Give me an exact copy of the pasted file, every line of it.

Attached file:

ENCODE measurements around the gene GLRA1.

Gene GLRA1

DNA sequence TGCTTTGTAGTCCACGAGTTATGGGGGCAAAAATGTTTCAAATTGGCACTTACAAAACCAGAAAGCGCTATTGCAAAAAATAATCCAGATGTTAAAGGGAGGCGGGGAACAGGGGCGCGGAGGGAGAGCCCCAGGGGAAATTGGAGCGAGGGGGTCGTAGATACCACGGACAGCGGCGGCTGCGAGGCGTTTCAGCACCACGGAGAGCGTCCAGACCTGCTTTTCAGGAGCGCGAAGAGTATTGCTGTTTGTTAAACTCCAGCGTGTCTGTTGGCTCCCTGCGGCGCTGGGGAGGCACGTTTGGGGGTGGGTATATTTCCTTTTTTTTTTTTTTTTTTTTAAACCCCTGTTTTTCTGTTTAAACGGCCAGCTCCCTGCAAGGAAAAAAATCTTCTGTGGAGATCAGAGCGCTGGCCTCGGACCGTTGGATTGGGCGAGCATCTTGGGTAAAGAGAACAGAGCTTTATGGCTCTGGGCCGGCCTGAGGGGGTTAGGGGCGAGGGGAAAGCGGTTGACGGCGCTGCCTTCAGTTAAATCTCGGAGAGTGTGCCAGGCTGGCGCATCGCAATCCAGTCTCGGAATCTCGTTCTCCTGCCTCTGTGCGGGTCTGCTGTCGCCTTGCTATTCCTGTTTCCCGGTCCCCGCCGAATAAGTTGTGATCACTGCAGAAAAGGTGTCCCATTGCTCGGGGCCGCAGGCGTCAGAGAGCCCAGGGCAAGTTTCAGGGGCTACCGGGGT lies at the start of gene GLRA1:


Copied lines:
ENCODE measurements around the gene GLRA1.

Gene GLRA1

DNA sequence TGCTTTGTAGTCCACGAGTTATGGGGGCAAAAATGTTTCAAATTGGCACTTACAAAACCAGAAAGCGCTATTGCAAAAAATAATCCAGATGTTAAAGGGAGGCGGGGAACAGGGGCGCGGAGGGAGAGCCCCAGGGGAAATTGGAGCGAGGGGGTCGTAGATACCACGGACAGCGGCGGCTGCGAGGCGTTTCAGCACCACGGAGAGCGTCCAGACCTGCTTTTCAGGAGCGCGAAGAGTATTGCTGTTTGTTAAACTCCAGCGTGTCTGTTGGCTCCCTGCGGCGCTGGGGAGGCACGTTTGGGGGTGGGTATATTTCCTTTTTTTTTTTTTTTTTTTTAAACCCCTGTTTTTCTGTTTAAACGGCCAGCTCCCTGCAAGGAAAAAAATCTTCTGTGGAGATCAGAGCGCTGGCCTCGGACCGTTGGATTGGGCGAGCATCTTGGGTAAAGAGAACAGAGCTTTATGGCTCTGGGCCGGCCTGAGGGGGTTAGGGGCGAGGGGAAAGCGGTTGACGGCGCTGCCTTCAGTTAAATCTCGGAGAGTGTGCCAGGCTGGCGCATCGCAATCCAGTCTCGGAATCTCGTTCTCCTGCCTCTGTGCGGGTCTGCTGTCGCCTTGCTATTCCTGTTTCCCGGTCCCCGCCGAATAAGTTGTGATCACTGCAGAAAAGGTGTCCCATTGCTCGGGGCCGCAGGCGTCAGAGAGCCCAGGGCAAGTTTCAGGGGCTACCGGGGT lies at the start of gene GLRA1: